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NFC Mobile Phones and the Future of Privacy

NFC-enabled phones will offer consumers the opportunity to enhance their privacy by empowering them with their own secure ID devices.
By Ayman S. Ashour
NFC, Privacy and the Future

The Haifa Center of Law & Technology, under the title Privacy in the Digital Environment, proposed a new definition for the right to privacy:

"The right to privacy is our right to keep a domain around us, which includes all those things that are part of us, such as our body, home, thoughts, feelings, secrets and identity. The right to privacy gives us the ability to choose which parts in this domain can be accessed by others, and to control the extent, manner and timing of the use of those parts we choose to disclose."

Much work remains to be done in order to ensure privacy whenever databases are used to track purchases, subscriptions, privileges, membership, loyalty points and so forth. Databases need to be purged of superfluous details unnecessary for delivering what a consumer specifically seeks. This is an issue that may require government legislation, as the use of data mining and buying patterns expands as tools of commerce.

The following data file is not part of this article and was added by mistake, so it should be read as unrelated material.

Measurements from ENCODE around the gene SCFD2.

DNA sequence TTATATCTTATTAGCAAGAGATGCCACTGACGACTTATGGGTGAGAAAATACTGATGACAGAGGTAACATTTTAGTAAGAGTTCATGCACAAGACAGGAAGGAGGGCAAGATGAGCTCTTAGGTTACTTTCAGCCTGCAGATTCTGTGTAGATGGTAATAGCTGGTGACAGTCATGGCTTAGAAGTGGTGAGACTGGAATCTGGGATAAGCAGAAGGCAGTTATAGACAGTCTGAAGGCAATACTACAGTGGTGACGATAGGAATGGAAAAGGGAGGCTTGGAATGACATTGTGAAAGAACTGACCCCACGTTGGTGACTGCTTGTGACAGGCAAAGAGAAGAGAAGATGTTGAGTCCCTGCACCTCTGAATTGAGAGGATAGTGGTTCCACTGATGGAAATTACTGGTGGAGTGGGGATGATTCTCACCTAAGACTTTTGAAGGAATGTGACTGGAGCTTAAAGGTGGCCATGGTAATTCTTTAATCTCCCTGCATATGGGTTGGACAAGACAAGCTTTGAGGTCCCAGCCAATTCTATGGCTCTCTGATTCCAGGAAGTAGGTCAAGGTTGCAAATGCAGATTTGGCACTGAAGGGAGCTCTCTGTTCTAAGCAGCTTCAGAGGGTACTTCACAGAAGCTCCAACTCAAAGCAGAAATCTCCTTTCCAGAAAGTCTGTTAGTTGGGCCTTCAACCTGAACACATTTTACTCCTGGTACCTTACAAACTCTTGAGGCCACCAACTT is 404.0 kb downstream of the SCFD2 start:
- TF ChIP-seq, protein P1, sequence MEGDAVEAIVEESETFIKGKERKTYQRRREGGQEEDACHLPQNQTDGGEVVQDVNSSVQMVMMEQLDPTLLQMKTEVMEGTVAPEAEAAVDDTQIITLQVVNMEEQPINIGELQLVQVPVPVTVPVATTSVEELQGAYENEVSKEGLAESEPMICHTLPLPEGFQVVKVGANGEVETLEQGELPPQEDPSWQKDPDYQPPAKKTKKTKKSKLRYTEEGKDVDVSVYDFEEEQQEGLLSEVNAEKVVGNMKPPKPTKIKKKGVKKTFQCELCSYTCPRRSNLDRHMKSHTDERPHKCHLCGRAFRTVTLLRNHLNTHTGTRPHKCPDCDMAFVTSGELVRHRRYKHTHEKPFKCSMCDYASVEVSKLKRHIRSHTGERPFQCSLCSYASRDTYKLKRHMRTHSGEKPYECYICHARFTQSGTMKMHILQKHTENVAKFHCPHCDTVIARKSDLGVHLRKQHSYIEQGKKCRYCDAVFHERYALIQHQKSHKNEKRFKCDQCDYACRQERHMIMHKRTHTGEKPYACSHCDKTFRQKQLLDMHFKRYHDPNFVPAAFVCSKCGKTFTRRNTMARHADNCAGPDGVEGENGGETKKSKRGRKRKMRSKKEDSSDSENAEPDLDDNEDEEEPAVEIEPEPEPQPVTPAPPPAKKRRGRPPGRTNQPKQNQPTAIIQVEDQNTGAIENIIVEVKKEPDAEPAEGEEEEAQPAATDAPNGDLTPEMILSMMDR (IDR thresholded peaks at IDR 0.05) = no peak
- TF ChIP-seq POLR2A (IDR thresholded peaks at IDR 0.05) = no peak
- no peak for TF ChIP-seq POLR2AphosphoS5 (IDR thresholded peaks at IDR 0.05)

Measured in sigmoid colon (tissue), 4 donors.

A number of European countries have implemented laws that promote privacy and enhance database protection. In the United States, smart card industry associations have put forward positive ideas, but ultimately, privacy must be thoughtfully integrated into a system's design, and not offered as an optional extra or as a service. The mass introduction of NFC-enabled mobile phones over the coming years will offer an opportunity to enhance our privacy as consumers, by empowering us with our own secure ID devices. Handset manufacturers, carriers and governments will need to ensure that NFC's privacy-enhancing features are not compromised for commercial advantage, and that the crucial issue of enhancing a database's architecture and security, as well as curtailing the excessive storage of personal information, is addressed. These are urgent issues.

Ayman S. Ashour serves as the chairman and CEO of Identive Group, a systems and technology provider for the identification, security and RFID industries, as well as the NFC market. Led by Ashour, the firm recently partnered with Google on its rollout of a Google Places NFC smart-poster campaign in Austin, Texas. It has also collaborated with Dutch financial services company Rabobank and the Royal Dutch Hockey Federation (KNHB), to kick off the first consumer campaign promoting its Cashless Betalen mobile-payment NFC solution. Additionally, Identive is providing more than a million NFC tags to a major smartphone manufacturer, to facilitate consumer NFC apps using mobile devices..

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